Faith is the first principle of writing. The page is blank. Can you fill it up? Can you fill it up with something worthy of space and time? There is a reason to get religious.
When the page is blank, there are as many hopes and fears as you bring to the page. Are you a pessimist? Do you see negative outcomes waiting for you, like rejection and failure? You need to add some hope and light into your mind. Pessimistic and overly-cautious thinking will sabotage your work and will fill you with counterproductive doubt. This will steal fuel from any fire you have built. This may lead you to write too cautiously, take too many breaks, wait for the muse to pull you from Facebook or away from video games. And if you wait for the Muse to find you anywhere else than the writing desk, the odds are that you will never finish that writing project.
Are you an optimist? Do you see nothing but Bestseller lists, six-figure advances, sitting on the couch with Jimmy Fallon, and your books in the cannon? You need to add some reality to the equation. Writing is hard work. You may never see any money. Unless you are extremely lucky, you will most-likely have to work a full-time job, and help take care of other people (kids, aging parents, dog, iguana etc.) and still find time to write. You may even write ten books before any one of them becomes critically recognized. And I haven’t said anything about winning the lottery we call, Bestseller. Good luck with that. More than likely none your books will never become best sellers. Are you ok with that?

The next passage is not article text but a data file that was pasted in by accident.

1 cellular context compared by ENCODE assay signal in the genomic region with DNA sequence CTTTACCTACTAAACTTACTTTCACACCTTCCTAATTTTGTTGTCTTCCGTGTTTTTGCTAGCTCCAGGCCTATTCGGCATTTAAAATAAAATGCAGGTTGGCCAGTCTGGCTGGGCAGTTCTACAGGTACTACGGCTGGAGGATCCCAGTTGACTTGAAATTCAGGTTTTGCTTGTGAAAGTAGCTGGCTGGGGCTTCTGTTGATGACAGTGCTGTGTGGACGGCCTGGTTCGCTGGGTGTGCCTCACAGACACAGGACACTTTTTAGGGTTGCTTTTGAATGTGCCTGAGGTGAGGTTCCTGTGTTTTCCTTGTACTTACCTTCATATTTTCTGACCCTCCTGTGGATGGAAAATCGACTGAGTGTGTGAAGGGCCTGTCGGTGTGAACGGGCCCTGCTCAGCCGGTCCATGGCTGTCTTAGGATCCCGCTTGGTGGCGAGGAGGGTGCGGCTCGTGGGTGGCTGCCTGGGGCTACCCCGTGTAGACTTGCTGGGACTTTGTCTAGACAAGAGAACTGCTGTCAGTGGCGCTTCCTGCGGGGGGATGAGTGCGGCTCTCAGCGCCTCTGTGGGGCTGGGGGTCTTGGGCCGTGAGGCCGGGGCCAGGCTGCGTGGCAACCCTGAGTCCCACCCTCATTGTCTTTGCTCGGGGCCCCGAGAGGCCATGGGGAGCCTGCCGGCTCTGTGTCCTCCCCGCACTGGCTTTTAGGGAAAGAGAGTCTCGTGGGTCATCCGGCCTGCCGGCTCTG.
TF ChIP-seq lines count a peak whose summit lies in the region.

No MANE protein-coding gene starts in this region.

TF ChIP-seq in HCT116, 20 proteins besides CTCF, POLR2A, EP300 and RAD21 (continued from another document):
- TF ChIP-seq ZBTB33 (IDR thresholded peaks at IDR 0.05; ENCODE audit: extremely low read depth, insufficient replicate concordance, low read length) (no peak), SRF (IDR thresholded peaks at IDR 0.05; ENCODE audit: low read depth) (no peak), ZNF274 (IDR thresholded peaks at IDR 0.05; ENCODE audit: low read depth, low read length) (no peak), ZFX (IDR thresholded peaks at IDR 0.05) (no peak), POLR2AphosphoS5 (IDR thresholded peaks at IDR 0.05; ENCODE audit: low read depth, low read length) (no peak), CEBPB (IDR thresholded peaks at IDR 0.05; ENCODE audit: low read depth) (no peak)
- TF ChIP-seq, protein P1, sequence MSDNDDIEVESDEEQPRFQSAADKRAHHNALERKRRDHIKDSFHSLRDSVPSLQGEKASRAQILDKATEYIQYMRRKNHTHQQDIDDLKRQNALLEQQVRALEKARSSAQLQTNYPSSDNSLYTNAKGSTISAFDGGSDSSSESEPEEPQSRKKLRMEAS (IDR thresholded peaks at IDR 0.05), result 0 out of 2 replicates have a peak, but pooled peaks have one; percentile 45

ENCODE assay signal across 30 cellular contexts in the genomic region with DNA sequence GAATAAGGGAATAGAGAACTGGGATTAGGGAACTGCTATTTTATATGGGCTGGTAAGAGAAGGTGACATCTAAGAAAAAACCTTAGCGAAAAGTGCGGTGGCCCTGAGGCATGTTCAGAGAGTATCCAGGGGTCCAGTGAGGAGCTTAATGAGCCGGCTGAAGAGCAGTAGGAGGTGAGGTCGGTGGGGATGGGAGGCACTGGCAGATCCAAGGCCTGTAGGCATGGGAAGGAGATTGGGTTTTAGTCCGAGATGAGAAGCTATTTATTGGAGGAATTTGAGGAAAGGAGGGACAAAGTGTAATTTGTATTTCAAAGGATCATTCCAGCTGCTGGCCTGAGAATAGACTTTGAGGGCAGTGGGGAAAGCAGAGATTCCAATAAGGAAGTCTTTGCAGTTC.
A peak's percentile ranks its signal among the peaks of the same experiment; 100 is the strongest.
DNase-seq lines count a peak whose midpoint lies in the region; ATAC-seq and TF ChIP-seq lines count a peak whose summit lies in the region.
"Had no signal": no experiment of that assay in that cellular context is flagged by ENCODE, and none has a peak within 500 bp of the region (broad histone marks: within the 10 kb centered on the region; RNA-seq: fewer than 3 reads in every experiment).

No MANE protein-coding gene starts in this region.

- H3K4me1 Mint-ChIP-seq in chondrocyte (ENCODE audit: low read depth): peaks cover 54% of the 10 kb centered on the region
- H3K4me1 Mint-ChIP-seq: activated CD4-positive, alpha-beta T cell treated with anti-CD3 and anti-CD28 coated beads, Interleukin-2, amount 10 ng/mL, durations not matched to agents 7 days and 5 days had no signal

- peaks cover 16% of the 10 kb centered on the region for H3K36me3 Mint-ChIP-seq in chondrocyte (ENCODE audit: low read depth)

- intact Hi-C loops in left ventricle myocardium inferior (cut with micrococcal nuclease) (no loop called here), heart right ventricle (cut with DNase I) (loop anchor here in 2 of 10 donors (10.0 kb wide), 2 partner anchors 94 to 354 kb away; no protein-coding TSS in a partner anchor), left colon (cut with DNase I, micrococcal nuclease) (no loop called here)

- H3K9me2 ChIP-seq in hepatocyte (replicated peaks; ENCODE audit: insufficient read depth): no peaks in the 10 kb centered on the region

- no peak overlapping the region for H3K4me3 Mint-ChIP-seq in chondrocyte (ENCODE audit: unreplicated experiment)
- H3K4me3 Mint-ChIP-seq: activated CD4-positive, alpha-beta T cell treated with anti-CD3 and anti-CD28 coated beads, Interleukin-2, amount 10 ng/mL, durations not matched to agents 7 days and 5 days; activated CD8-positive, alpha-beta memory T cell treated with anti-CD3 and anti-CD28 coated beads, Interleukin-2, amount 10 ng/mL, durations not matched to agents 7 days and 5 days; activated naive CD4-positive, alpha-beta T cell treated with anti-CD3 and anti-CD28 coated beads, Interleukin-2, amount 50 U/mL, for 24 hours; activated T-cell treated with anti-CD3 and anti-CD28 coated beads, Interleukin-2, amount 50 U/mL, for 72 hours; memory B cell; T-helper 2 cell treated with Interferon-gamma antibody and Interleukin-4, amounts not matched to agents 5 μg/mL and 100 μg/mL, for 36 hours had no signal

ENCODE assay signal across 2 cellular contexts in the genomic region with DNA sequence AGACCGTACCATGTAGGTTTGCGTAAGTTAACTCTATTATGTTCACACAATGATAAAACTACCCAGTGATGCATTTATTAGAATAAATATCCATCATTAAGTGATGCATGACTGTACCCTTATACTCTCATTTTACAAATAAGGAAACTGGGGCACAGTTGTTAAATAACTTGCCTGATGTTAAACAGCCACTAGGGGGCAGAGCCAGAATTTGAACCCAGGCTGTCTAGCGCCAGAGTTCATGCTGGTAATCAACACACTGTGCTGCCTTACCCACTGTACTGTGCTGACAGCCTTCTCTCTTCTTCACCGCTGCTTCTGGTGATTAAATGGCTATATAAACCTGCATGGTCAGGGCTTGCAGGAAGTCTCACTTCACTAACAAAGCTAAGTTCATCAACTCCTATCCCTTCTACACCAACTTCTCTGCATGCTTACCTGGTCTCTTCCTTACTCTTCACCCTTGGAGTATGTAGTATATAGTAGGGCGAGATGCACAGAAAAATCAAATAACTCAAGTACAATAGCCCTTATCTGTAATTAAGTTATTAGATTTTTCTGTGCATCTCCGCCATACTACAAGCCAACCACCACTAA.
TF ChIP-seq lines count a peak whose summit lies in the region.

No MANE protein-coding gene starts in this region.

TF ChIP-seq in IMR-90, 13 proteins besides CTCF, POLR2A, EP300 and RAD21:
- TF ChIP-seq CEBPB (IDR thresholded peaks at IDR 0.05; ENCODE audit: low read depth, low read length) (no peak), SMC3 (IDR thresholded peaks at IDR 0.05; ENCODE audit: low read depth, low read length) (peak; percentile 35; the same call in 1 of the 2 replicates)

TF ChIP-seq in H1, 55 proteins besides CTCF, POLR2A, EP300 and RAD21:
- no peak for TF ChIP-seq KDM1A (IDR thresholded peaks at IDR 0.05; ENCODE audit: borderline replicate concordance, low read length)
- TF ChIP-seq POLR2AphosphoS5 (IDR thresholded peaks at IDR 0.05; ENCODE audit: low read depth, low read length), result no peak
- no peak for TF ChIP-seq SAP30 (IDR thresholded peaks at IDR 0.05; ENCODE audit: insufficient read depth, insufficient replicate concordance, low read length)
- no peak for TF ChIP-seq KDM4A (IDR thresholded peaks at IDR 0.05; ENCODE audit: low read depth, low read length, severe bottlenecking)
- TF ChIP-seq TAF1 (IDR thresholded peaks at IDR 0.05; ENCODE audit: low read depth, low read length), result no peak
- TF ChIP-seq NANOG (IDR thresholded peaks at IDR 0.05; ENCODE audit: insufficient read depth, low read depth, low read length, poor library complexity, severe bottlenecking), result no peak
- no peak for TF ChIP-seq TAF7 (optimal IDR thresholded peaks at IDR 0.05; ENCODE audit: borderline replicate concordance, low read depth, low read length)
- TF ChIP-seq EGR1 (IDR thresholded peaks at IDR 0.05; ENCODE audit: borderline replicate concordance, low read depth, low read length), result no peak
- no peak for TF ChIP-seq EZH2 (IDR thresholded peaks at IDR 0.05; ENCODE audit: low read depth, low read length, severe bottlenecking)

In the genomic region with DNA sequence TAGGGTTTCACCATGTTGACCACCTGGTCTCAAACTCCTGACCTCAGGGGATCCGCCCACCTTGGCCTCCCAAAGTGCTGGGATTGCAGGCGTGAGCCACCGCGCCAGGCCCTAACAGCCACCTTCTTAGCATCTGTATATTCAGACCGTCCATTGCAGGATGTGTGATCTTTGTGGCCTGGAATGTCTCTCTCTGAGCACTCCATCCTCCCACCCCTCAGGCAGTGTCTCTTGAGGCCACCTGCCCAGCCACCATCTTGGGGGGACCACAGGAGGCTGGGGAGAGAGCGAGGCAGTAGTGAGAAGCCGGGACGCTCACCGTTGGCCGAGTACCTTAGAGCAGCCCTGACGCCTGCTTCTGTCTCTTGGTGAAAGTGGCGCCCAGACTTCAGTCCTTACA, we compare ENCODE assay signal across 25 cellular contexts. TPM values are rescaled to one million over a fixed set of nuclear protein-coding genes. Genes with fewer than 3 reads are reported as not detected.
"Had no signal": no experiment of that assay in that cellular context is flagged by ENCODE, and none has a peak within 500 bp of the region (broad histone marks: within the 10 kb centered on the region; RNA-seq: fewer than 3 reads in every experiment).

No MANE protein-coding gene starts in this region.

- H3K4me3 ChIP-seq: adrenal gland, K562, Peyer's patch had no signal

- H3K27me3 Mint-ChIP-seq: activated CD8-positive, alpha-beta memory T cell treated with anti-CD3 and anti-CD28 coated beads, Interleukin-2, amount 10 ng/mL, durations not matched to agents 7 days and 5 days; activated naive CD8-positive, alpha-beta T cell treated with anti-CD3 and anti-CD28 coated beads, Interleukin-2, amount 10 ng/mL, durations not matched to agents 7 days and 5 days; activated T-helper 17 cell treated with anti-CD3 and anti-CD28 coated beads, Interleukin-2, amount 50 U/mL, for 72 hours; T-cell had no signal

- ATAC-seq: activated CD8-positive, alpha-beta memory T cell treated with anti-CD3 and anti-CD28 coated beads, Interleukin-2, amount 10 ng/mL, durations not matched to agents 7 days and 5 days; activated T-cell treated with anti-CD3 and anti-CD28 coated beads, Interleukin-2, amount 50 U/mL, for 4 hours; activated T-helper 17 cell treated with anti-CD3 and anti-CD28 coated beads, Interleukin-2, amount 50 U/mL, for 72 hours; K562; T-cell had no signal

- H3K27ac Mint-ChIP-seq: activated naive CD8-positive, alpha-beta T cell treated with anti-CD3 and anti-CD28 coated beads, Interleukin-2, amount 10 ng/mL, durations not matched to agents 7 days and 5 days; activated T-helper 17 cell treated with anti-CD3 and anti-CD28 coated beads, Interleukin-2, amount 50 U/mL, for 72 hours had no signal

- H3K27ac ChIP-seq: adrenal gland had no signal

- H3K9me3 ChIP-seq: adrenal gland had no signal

In the early 14th century, faith, came to mean, “assent of the mind to the truth of a statement for which there is incomplete evidence” (Online Etymology Dictionary). I can’t think of a better ingredient to a writer’s heart. If you are going to “make it” as a writer, I think you have to do it with the faith that there was something worth saying. And if there is, well, then you may have something. The best of us work on a book with hope that by the end of it we will have added value to “the conversation.” And of course, there is nothing wrong with the hope and faith that your book will reach a market; that the market will not only readily accept it, but embrace it with sales enough to allow you to enjoy some measure of success, even if that simply means a better bag of groceries, and an easier time making those car payments.
I’ve been writing for over twenty-years and I haven’t seen more than two-hundred dollars for my creative writing (technical writing doesn’t count here). Most would see this as an epic failure. But I don’t; far from it. I know writers with MFA degrees, from great schools, who have given up the faith and no longer write. And while I was rejected from the MFA program twice (Iowa, Notre Dame, Michener’s Center, Cornell, etc) I have never given up on my dreams. In fact, the more rejection I get the stronger I get. I have a goal that things will change in the near future, but I have no promise that they will. But I have a hope based on experience, research, talent, and a work ethic that is telling me that things are going to turn around. And If I’m wrong it won’t diminish my faith. No, my faith will only be that much stronger, because I’ll be that much closer to earning a living as a writer.
I will leave you with a proof.
1 book doesn’t always = Success.
1 book always = Knowledge that you can write a book.
1 book + a 2nd book will increase your odds of success.
What does it take to do all of this?